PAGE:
Is it possible to be grateful for mental illness? Some days, I hate having mental health issues and would do almost anything to make them go away forever. But other days, on my better recovery days, I'm almost grateful for my mental illness. It feels weird to be grateful for something that makes me so miserable so often, but at the same time, I think it's the natural result of living with a chronic condition. After all, the reality is that I can't make my mental illness go away, so I might as well find some silver linings.
Mental Health Advocate
People might think I have my life together, and for the most part, I do. But even after years of recovery, I still struggle. My struggles and how I react to them are different now from when I was first diagnosed, but some days it is painfully clear that recovery is a lifelong battle.
I fake normalcy because having a mental illness is isolating and makes me feel different. Facing the outside world can be difficult. Here are five coping methods (positive and negative) I noticed I do when I leave the house that help me fake normalcy.
Using creative projects for mental illness recovery helps me immensely. The arts have played an integral part in my recovery from schizoaffective disorder. It all started with a five-week stay at a treatment center where I received my initial diagnosis. There was a lot of downtime at the center and I was frequently digging through their stash of art supplies. I had frightening visual hallucinations and found it very therapeutic to draw them.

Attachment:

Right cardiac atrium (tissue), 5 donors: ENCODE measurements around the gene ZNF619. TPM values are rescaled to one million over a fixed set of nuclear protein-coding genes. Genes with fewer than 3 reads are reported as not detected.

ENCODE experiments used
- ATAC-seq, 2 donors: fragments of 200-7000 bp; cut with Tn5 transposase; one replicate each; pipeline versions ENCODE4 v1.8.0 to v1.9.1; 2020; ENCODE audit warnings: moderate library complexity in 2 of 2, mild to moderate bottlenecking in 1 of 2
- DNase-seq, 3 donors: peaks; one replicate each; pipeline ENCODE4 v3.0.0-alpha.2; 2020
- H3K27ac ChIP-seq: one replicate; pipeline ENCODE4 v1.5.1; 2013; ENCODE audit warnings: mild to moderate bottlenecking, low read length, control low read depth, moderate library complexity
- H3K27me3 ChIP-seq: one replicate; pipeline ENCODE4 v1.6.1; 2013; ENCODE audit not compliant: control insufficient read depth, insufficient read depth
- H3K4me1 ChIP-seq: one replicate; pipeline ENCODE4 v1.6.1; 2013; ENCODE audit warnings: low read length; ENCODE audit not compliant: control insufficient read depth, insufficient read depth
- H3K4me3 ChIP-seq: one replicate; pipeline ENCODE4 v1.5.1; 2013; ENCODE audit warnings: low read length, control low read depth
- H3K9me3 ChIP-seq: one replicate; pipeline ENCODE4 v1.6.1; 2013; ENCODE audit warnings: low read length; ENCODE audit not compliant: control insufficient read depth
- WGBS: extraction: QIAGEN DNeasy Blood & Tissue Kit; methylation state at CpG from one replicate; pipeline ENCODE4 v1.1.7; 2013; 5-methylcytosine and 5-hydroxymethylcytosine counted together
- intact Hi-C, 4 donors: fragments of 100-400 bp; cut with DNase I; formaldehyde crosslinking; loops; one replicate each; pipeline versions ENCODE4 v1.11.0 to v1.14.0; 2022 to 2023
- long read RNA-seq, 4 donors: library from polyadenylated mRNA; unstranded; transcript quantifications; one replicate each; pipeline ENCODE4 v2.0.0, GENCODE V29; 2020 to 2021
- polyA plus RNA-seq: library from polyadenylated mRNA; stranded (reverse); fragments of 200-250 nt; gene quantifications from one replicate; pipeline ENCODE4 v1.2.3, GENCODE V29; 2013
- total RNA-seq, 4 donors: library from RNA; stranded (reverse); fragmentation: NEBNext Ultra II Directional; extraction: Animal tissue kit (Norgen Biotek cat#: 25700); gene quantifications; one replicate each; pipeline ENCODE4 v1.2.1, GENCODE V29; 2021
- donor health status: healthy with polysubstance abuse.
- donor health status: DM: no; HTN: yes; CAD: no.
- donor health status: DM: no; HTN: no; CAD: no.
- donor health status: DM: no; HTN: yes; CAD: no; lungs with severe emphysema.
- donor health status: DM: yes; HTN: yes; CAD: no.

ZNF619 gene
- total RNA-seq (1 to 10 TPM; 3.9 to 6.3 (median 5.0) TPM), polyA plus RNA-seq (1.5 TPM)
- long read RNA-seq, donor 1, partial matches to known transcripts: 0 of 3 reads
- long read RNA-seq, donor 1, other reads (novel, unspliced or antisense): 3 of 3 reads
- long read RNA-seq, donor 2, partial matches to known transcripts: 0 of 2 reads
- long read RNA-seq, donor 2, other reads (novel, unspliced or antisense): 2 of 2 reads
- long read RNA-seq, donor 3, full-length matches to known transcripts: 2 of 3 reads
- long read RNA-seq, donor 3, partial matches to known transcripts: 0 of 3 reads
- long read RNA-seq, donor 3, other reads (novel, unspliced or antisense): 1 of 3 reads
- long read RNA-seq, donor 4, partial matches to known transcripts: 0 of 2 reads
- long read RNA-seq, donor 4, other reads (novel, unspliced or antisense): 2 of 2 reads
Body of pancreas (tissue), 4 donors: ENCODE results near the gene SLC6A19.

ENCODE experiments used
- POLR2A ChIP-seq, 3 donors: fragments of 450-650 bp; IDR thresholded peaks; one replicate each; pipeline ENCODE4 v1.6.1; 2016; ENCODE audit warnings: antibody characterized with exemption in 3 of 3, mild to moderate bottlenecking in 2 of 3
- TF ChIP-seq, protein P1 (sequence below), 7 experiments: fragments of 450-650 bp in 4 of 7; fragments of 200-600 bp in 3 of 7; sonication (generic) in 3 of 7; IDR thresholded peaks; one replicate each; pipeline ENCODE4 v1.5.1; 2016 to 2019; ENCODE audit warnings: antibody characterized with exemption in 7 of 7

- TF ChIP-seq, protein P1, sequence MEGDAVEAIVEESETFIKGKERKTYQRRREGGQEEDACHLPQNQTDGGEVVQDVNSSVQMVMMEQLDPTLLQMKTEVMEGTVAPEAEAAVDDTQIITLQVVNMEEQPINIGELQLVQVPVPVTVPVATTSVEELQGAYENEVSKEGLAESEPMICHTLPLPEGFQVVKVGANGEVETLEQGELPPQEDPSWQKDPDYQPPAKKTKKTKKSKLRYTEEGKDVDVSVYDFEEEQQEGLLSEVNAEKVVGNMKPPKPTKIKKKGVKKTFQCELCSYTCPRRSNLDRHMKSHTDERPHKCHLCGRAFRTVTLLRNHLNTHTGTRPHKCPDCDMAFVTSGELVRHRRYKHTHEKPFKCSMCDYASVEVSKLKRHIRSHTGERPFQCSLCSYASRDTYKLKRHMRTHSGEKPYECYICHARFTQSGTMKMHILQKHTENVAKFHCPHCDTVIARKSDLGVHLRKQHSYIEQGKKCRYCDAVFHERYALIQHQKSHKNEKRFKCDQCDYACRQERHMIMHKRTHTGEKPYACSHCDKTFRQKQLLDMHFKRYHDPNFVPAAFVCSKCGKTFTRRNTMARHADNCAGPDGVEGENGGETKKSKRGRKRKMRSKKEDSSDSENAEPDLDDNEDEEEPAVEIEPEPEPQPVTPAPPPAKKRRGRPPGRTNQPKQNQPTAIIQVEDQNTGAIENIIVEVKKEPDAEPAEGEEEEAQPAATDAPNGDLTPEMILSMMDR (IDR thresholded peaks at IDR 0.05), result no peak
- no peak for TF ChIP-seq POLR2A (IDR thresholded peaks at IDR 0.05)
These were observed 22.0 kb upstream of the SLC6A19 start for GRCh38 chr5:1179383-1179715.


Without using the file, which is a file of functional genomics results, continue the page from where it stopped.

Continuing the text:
Mental illnesses are devastating. Even when the dust settles after your initial diagnosis, it's hard to see how there can be anything positive about mental illness. However, recovery is full of surprises.
Unfortunately, stigma is real, and it's dangerous. It is visible in public, and it comes full circle affecting patients and professionals alike. Stigma keeps mental illness in the dark and misunderstood, and often prevents sufferers from seeking the help they need.
My psychosis story is a huge part of my life. I have experienced hallucinations for as long as I can remember. As a teenager and young adult, finding explanations for what I was seeing and hearing became my quest.
Seeing a psychiatrist for the first time can be scary. But everyone around me knows that I'm very open about my experience receiving mental health treatment, so I talk about it. I work as an advocate for recovery. Many friends and family have asked me for insight when it comes to asking for help. I am always happy to provide encouragement and support, even if you're seeing a psychiatrist for the first time.
I love being a mental health worker in Toledo, but I see our city named on all sorts of lists: "most stressed-out cities," "high violent crime rates," and even "least-livable cities."
My mental illness is part of my identity because of its huge impact on my life. When I was first diagnosed with schizoaffective disorder, I thought everything in my life could go back to the way it was before my symptoms got out of hand. I didn't know my life would take a sharp turn in a different direction.